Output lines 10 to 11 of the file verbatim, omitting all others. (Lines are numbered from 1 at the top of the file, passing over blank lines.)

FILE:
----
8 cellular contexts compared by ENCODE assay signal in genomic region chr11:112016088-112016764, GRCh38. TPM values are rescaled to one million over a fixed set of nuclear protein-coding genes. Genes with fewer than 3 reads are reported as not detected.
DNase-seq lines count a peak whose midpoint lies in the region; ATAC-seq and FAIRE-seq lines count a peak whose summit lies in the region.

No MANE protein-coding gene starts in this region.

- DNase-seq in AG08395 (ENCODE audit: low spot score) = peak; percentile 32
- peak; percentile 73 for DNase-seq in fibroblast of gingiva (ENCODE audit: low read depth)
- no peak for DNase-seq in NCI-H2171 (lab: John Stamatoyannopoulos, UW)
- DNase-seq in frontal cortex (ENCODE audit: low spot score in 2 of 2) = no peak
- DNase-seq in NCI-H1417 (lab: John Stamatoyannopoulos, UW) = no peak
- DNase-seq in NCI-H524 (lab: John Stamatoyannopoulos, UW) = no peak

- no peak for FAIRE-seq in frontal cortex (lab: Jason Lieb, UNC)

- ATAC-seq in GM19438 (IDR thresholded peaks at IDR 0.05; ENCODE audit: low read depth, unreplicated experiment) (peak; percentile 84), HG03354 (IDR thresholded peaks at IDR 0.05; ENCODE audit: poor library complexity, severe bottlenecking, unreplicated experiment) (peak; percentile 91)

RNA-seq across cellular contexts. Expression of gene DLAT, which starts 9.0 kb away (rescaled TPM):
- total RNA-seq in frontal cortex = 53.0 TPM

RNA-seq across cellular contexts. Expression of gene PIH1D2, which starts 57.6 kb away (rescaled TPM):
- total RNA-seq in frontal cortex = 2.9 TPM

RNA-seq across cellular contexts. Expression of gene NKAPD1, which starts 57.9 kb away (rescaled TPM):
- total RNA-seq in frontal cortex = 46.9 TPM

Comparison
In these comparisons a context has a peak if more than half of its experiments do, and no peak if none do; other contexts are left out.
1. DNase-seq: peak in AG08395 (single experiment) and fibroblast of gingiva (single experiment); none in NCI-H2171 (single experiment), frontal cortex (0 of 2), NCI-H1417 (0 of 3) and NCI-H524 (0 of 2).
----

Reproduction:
- no peak for FAIRE-seq in frontal cortex (lab: Jason Lieb, UNC)

- ATAC-seq in GM19438 (IDR thresholded peaks at IDR 0.05; ENCODE audit: low read depth, unreplicated experiment) (peak; percentile 84), HG03354 (IDR thresholded peaks at IDR 0.05; ENCODE audit: poor library complexity, severe bottlenecking, unreplicated experiment) (peak; percentile 91)